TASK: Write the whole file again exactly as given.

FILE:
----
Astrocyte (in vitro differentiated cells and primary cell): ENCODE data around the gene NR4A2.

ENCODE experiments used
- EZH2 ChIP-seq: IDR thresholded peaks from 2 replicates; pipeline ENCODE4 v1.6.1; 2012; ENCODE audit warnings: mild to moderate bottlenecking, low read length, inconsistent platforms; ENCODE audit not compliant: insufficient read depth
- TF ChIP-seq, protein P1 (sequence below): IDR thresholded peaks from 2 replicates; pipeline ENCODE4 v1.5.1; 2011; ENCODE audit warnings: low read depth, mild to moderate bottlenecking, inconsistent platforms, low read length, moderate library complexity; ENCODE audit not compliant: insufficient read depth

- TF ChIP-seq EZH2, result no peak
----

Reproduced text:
Astrocyte (in vitro differentiated cells and primary cell): ENCODE data around the gene NR4A2.

ENCODE experiments used
- EZH2 ChIP-seq: IDR thresholded peaks from 2 replicates; pipeline ENCODE4 v1.6.1; 2012; ENCODE audit warnings: mild to moderate bottlenecking, low read length, inconsistent platforms; ENCODE audit not compliant: insufficient read depth
- TF ChIP-seq, protein P1 (sequence below): IDR thresholded peaks from 2 replicates; pipeline ENCODE4 v1.5.1; 2011; ENCODE audit warnings: low read depth, mild to moderate bottlenecking, inconsistent platforms, low read length, moderate library complexity; ENCODE audit not compliant: insufficient read depth

- TF ChIP-seq EZH2, result no peak